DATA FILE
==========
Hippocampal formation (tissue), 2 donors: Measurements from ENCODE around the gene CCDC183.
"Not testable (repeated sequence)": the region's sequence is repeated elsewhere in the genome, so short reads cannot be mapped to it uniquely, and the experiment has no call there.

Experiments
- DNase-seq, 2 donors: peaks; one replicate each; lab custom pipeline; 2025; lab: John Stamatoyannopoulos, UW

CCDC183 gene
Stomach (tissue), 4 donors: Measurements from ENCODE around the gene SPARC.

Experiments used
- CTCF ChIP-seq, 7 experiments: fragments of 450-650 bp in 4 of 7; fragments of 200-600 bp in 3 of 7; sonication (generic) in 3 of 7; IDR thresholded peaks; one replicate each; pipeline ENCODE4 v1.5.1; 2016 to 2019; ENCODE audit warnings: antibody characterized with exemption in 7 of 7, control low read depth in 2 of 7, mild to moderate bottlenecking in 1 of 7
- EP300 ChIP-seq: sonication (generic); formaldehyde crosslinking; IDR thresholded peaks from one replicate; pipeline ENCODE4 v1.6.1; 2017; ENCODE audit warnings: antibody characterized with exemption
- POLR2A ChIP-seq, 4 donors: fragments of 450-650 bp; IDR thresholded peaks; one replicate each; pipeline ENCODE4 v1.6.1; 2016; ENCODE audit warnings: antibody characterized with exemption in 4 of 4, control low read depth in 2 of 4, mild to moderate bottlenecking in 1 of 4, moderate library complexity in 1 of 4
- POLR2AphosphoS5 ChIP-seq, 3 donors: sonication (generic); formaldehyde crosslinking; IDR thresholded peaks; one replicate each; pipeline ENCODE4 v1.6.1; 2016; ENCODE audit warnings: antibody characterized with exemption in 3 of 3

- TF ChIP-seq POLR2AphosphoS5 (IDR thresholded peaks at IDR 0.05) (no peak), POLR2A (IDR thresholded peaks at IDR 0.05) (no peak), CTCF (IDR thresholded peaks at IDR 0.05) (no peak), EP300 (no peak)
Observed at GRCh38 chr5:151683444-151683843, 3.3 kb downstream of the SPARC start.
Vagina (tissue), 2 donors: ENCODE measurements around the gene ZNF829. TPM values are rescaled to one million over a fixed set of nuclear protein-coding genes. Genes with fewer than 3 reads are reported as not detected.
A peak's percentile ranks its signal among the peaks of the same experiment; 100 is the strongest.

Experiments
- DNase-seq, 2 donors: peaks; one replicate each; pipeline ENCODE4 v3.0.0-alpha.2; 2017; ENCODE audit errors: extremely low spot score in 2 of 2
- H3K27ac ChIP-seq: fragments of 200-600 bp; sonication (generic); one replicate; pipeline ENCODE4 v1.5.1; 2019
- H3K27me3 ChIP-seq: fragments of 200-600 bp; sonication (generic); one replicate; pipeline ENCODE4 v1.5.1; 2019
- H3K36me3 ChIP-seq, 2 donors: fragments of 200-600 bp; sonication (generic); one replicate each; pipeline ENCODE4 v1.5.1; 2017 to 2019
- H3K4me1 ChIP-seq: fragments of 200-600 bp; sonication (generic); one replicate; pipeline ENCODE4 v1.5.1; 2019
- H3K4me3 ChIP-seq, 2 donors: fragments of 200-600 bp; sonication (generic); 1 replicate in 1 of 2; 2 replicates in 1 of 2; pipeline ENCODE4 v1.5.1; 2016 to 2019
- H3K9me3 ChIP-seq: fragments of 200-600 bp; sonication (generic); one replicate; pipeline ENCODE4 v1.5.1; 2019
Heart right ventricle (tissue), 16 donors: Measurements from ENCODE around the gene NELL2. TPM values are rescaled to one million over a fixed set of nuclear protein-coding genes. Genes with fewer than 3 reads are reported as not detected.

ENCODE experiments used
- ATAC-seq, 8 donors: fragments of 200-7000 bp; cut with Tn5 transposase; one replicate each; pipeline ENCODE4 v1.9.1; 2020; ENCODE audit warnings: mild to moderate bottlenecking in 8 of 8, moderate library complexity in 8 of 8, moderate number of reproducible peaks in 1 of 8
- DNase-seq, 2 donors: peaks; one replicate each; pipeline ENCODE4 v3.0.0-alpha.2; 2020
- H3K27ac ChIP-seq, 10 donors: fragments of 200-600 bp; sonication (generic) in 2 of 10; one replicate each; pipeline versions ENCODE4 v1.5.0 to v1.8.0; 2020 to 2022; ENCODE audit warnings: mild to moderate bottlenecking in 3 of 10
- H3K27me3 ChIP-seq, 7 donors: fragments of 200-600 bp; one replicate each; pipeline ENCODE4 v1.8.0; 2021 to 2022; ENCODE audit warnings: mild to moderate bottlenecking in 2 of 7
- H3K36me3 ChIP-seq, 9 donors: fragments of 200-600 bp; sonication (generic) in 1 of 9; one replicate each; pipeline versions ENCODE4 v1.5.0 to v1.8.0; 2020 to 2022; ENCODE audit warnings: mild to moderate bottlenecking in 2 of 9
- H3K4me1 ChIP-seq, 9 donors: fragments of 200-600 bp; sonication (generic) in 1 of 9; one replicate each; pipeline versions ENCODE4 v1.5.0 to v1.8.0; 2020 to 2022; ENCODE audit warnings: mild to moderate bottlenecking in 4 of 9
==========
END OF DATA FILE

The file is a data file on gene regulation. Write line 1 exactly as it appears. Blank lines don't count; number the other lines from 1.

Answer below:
Hippocampal formation (tissue), 2 donors: Measurements from ENCODE around the gene CCDC183.